Anglers are catching big trout on rock jetties

Christopher Ossmann of Fine Catch Fishing Charters said the big trout are biting at the jetties.

Live shrimp is the top producer right now

Anglers are catching some big trout along the Carolina coastlines. And the bigger female trout appear to be sticking closer to jetties and groins than the smaller fish, many of which are being caught in the inshore creeks.

Christopher Ossmann of Fine Catch Fishing Charters out of Little River has a theory about why the bigger trout are hanging close to the rocks.

“If you can get shrimp to the bigger female trout right now, they’ll bite it. The shrimp haven’t made their way into the creeks yet though. So the bigger fish are out on the rocks where the shrimp are,” said Ossmann (843-655-6440).

Ossmann and his clients have caught numerous fish over 24 inches around the jetties lately. Including a 30-inch trout and a 28-inch trout on the same day earlier this week.

Creeks are also giving up quality fish

“We have also caught plenty of good quality trout in the creeks, but the bigger ones are coming on the rocks,” he said.

Aside from fishing with shrimp around the rocks, Ossmann said paying attention to the tide is also important.

“The bite is really driven by the tide. This time of year, I find that the outgoing tide works better for me. This is especially true around the rocks,” he said.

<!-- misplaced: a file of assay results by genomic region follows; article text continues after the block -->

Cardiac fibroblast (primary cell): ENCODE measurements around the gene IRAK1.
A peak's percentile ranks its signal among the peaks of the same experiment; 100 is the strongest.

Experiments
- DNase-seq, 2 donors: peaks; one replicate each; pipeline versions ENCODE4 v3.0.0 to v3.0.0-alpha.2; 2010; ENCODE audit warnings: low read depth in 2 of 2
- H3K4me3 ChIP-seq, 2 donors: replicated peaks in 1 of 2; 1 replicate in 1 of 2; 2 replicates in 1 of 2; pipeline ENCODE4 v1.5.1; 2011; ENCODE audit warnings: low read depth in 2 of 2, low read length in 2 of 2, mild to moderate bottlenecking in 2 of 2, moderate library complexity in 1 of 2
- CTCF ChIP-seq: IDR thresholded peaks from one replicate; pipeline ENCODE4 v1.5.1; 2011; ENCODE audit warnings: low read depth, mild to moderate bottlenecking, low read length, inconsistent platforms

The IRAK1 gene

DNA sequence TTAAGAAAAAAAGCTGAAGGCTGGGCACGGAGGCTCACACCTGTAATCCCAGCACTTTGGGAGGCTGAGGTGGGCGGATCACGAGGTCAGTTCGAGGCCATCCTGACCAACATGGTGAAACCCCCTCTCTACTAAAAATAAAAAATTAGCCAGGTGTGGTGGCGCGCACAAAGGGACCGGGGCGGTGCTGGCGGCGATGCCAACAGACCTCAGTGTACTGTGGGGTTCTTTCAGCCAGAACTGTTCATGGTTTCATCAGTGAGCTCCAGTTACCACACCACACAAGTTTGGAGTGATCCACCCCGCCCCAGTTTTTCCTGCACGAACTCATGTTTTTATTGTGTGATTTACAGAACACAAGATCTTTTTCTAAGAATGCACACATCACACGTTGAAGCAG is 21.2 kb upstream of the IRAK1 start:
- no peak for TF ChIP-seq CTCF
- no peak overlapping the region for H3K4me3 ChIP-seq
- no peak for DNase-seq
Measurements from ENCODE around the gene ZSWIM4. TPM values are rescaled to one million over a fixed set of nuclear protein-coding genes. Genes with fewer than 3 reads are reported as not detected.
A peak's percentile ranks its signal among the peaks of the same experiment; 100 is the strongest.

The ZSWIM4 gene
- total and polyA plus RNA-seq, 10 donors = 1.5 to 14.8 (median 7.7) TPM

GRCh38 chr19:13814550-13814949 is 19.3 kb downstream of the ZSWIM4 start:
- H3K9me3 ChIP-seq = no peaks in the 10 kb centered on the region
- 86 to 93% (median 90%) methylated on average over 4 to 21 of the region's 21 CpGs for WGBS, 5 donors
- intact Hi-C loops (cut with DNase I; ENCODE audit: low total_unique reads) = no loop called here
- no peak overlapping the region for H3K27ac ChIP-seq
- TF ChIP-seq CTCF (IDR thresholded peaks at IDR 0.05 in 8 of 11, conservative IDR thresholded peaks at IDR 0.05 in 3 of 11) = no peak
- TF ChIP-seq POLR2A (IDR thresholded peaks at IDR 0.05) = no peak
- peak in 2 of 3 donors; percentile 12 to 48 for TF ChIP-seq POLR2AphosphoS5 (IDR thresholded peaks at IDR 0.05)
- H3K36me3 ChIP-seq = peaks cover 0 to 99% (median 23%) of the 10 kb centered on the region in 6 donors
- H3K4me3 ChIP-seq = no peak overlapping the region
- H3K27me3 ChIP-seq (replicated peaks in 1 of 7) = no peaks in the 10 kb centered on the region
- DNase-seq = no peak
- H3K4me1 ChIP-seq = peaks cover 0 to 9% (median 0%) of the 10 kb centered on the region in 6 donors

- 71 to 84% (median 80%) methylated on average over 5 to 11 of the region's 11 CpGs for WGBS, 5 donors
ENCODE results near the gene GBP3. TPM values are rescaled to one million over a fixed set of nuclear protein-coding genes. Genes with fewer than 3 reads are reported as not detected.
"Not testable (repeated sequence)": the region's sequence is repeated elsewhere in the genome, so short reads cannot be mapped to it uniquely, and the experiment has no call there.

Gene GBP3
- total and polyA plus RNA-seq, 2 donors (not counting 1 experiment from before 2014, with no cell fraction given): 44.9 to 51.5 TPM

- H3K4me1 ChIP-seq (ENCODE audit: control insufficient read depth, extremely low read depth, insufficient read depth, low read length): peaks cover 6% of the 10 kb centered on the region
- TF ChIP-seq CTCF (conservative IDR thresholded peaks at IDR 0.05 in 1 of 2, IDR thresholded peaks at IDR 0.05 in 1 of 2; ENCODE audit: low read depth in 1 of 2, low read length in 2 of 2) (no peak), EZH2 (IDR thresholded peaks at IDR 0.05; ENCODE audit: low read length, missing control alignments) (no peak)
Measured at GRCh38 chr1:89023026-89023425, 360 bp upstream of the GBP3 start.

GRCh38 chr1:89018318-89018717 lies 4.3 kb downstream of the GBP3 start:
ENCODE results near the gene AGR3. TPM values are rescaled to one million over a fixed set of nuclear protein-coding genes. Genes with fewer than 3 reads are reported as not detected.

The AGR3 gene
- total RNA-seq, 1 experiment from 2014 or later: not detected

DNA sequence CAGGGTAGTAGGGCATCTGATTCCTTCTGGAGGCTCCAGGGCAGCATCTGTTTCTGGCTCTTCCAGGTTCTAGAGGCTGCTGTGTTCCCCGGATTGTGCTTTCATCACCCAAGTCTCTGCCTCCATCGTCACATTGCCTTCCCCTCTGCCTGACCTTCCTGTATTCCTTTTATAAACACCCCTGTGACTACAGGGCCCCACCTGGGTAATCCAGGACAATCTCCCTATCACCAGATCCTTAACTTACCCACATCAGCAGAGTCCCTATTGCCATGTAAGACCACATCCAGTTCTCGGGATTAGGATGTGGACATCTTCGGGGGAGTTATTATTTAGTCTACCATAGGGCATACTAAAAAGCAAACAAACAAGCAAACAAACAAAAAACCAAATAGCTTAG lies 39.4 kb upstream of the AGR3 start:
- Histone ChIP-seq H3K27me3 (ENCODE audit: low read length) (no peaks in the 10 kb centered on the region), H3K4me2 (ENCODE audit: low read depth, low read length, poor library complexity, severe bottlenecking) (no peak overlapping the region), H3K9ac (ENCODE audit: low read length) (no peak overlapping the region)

Ossmann uses a slip cork with medium-light rods and 20-pound Power Pro braided line on 2500 and 3000 series spinning reels. His trolling motor is another important tool.

This 30-inch speckled trout came from the rock jetties near Little River, S.C.

You have to be prepared to move when fishing around the rocks. You might not get a bite in one spot for 10 minutes. But once you move 50 yards away, you’ll catch several really quickly. The day we caught the 30 and the 28, we hit three different spots with no luck before finally getting on that hole. And that hole also gave up a 22-inch trout along with two 26-inch redfish,” he said.

Anglers should also pay close attention to the depth their catching fish at, then adjust their slip corks accordingly as the tide goes out, he said.

When he’s not using live shrimp, Ossmann is also catching these fish on Z-Man Trout Tricks.

Brian Cope
About Brian Cope 1363 Articles
Brian Cope of Edisto Island, S.C., is a retired Air Force combat communications technician. He has a B.A. in English Literature from the University of South Carolina and has been writing about the outdoors since 2006. He’s spent half his life hunting and fishing. The rest, he said, has been wasted.